Cricket Quickies: from Vengsarkar to Yuvraj and Younis

November 16, 2008

Yes, I promise to keep this short, for I’ve been rambling too much and I’m short of time but not of enthusiasm.

While channel surfing today, I caught a special on India’s tour of Australia in 1986 – an ODI at the MCG. Sunil Gavaskar was batting with a somber looking South India, whom I correctly guessed to be our very own Chika. While Chika’s simple style (at least of what I’ve seen in this innings) was catching indeed, what surprised me more was Dilip Vengsarkar. I’ve only known this man for the unkind words he’s had to say of Dravid. Today I got to the see the batting talent (among other things) that got him to the place from which he barbed. What struck me most in his expansive use of the crease, the sort of which reminds me of some 20-20 batsmen of late. The disregard for the stump guard that Vengsarkar displayed in this innings seemed very contemporary and is certainly not something I would have attributed to the batsmen from that age. Another thing that surprised me is that the next generation – Tendulkar, Dravid, Ganguly, Laxman and Co – did not seem to have this disregard for the stump guard, but in fact meticulously guarded it and in effect seem perhaps rather orthodox given such precedents. If you’re thinking I’ve watched only one innings from the 80s and that my observations are off-base, do enlighten me.

Meanwhile, “flat-pitch-bully” Yuvraj slammed an impressive century at Rajkot and the cricket site are abuzz with polls of whether Yuvi should make it to the Test middle order. Strangely 72% of cricketnext visitors seemed to think so, while 52% of cricinfo visitors seem to think not! Strange isn’t it? I’d be interested in knowing the age groups of the folks to who’ve voted and their vote. In case you’re wondering, I voted against, on both the sites. 🙂

Another thought struck me today while watching parts of Pak vs. WI clash today. While I’ve labeled most of India’s recent ODI matches as boring, I found this one to be the contrary. I was not yawning, or absently glaring, waving my hands unconsciously when a four was hit, but was actually watching. There was class in Younis’s batting today (Ten Sports interrupted this with the ICL). There were elements from the ’90s batting, wristy flicks and “towards the ground” shots reserved in Indian cricket only to Tests nowadays. Call me old fashioned, but this was good ‘old cricket, without the fracas. May it live long!


Cricket Ramblings of the week

December 4, 2007

It’s been a while since I’ve blogged and I’ve had withdrawal symptoms so I back for a quickie. It’s been a crazy couple of weeks: been doing some things I like and some things I hate and finding out other things that I have yet to do. Anyway, on to cricket.

India-Pakistan 2nd Test- Kolkatta

The 2nd Test at Eden Gardens between Kumble’s India and Younis Khan’s Pakistan was rather boring. The first two and half days threatened an innings victory for India. I personally liked Jaffer, Laxman, Dravid and Ganguly’s innings, although I must say this innings of Ganguly’s was distinctly different from some of his others from the recent past. It was bejewelled with patience, which he seemed to have almost run out of after his captaincy stint. He seemed stubborn almost adamant on getting a century on his home ground. My goose-bump moment for the match was the crowd’s reaction to Dada’s big one here! That must feel really awesome! Go Dada! Way to get a few more tons!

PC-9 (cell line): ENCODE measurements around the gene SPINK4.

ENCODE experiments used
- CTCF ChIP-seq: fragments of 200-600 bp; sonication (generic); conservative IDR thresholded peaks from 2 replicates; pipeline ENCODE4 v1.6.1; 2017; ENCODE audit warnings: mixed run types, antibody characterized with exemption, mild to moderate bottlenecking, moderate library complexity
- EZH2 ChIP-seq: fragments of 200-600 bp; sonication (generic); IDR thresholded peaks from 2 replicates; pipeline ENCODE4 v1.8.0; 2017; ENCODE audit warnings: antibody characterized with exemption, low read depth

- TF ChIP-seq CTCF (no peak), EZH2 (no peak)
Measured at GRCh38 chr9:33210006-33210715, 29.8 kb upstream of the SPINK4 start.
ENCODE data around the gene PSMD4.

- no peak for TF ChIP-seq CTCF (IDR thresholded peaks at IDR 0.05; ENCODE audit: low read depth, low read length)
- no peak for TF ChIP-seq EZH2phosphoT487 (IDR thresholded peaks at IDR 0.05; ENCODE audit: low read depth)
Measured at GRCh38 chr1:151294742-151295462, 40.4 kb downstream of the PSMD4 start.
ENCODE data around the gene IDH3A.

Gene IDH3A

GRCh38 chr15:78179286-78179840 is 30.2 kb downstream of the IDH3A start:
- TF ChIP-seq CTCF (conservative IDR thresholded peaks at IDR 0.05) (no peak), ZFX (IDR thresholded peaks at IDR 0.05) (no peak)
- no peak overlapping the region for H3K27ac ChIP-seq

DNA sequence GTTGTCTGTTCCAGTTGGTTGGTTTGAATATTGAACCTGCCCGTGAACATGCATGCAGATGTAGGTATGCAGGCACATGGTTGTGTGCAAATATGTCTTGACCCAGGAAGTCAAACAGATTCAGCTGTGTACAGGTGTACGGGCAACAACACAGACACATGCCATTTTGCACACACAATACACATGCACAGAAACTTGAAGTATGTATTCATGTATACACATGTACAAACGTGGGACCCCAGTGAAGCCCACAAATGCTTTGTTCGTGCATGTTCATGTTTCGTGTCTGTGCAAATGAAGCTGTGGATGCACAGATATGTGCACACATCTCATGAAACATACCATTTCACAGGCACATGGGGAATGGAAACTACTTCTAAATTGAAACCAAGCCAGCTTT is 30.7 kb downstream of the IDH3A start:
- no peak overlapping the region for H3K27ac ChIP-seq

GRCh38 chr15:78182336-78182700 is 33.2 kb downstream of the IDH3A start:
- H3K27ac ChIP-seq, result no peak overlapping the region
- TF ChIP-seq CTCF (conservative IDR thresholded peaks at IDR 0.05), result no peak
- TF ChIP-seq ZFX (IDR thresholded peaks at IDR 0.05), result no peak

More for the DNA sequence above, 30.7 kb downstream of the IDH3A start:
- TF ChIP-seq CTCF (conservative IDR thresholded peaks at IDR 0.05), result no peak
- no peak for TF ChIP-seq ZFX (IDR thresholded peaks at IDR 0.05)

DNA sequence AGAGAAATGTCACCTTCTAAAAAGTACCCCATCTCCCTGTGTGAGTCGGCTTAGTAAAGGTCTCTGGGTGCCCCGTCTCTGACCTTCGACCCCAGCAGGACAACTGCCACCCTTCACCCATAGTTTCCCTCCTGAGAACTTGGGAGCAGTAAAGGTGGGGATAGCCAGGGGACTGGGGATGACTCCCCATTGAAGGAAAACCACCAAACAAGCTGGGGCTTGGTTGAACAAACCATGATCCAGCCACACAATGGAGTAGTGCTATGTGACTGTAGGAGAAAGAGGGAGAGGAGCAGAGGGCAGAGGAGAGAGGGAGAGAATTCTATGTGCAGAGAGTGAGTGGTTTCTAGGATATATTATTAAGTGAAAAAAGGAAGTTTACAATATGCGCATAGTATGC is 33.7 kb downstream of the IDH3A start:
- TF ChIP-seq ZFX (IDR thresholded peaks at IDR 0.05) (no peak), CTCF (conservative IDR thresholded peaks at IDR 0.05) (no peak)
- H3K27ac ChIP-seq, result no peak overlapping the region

Eden is paradise to Sourav

 

Sourav celebrates his ton.
Pic source: Cricinfo

 

As for the Pakistani batsmen, other than Misbah no one looked to attach too much value for their wicket. It’s primarily temperment/attitude that was required of the more experienced batsmen. Akmal finally came good and Younis and Yousuf notched up a match saving knock to save their pride and keep the series alive, although I think they all survived a couple of definite and vociferous lbw appeals; perhaps Koertzen was having a hangover from what would have been Sangakkara’s match saving innings. And Billy Doctrove owes one to Dravid for that horribly wrong decision he gave in the first innings.

 

Personally, going by statistics and past India-Pak experiences, I would think that Bangalore Test will see the tourists leveling the series with a victory. I would give this 75% chance. But going with their current trend of mediocre bowling, fielding and horrific batting, I am forced to reduce that chance maybe to 30%. The part that will play a major part in Pak’s fortune (apart from the pitch, of course) is the Pak batsmen’s attitude. If Younis, Yousuf and Misbah carry on their positive attitude, the bowlers might perk up and come with a better performance. Averaging those two numbers we arrive at 52.5% chance of Pak winning the Bangalore test. I don’t have much else to say on this except ‘wait and watch’.

Vengsarkar vs. The BCCI

What the fuss about? I say good bye and good riddance. But I doubt if it will be so simple. This issue has seen the see-saw typical of an India-Pak match. Perhaps they want to make up for the lack of on-field see-saw. One day the BCCI says that he is free to leave and the next day they seem to be singing a different tune. There will be more to this drama. What say you?

Murali exceeds Warne! Jayasuriya calls it a day.

Go Murali! Now someone from the subcontinent tops the highest wicket taker list. Yay! Jayasuriya’s retirement announcement seemed a little bit of a surprise. Even though he is 37, he seemed to be in very good knick. Sorry to see him go. Maybe we will see him in the ICL!

Meanwhile, the ICL kicks off with a Brian Lara duck! I’m quite excited about this and would rather watch an ICL match that the boring Aussie county cricket that Star Cricket airs. Btw, a question for Star Cricket: why would you air Aussie county cricket on a channel dedicated to the subcontinent?
Ciao for now!